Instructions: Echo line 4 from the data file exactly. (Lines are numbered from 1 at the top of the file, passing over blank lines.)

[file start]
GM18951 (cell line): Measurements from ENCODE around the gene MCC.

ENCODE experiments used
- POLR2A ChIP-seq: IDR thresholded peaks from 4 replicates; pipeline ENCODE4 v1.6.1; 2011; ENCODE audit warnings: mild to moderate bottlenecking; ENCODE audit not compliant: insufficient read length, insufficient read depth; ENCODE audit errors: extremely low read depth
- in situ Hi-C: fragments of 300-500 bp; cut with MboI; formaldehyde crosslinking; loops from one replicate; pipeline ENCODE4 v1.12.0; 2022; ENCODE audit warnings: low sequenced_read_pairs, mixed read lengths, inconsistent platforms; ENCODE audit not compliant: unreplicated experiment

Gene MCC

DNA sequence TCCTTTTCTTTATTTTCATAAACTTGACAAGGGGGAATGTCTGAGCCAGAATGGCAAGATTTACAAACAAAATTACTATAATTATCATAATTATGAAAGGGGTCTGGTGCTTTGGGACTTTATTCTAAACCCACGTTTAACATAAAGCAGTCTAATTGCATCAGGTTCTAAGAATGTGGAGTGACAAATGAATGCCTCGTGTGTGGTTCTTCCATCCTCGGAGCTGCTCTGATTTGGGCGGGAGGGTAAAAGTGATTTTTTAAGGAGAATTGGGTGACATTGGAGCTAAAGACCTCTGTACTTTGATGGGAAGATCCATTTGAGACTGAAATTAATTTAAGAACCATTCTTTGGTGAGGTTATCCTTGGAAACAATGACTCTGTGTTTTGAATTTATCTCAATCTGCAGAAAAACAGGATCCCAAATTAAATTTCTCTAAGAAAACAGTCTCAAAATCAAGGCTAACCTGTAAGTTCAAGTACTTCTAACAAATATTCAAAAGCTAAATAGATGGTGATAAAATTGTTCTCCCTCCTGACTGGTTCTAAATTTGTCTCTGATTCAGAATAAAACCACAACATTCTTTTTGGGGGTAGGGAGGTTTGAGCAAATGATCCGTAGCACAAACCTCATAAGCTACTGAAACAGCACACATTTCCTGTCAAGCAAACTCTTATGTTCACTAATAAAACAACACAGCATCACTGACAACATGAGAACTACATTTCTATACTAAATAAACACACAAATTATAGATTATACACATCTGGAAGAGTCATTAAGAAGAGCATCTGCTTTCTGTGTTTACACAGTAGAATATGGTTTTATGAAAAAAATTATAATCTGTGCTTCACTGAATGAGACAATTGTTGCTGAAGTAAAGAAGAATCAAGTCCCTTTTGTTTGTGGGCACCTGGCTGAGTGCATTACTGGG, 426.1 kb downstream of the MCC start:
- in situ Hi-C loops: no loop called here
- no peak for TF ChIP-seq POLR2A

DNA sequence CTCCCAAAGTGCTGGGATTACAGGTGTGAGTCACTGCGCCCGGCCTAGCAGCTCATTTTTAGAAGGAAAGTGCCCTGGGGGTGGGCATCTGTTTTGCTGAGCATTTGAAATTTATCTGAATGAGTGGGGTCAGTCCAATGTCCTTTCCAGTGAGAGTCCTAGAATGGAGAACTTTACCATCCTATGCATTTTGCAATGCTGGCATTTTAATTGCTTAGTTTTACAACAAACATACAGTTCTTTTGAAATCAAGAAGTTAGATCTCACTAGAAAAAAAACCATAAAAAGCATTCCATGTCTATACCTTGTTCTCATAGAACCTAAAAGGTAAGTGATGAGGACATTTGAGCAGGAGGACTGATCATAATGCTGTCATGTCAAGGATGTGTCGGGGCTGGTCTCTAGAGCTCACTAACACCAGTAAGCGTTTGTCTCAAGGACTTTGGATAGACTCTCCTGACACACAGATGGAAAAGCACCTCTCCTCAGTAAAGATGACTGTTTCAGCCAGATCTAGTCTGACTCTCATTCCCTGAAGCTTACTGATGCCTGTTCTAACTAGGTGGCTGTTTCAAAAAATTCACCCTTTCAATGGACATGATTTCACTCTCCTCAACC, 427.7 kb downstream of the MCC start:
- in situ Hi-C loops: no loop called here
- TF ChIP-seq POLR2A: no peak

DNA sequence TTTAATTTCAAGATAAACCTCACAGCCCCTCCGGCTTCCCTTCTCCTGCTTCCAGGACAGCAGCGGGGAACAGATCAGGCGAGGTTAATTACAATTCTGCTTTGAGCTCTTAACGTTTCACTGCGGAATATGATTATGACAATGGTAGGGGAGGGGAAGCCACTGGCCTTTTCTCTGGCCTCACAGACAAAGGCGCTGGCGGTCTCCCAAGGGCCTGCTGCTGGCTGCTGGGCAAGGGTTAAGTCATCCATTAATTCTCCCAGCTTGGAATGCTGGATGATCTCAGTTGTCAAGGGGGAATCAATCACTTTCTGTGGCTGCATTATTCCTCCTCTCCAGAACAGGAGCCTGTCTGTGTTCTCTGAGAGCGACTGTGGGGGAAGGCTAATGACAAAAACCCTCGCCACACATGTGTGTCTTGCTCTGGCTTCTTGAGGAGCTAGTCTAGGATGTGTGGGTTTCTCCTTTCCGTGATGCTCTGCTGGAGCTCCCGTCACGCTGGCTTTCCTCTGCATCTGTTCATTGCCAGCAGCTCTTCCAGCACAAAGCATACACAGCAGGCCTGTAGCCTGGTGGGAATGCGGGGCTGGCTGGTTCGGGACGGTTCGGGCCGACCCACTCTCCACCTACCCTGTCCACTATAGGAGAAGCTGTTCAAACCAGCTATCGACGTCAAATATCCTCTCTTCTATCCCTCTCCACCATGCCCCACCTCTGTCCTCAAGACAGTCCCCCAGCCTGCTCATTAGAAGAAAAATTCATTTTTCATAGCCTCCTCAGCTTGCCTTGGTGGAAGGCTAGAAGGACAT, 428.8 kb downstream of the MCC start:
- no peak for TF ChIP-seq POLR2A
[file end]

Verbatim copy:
- in situ Hi-C: fragments of 300-500 bp; cut with MboI; formaldehyde crosslinking; loops from one replicate; pipeline ENCODE4 v1.12.0; 2022; ENCODE audit warnings: low sequenced_read_pairs, mixed read lengths, inconsistent platforms; ENCODE audit not compliant: unreplicated experiment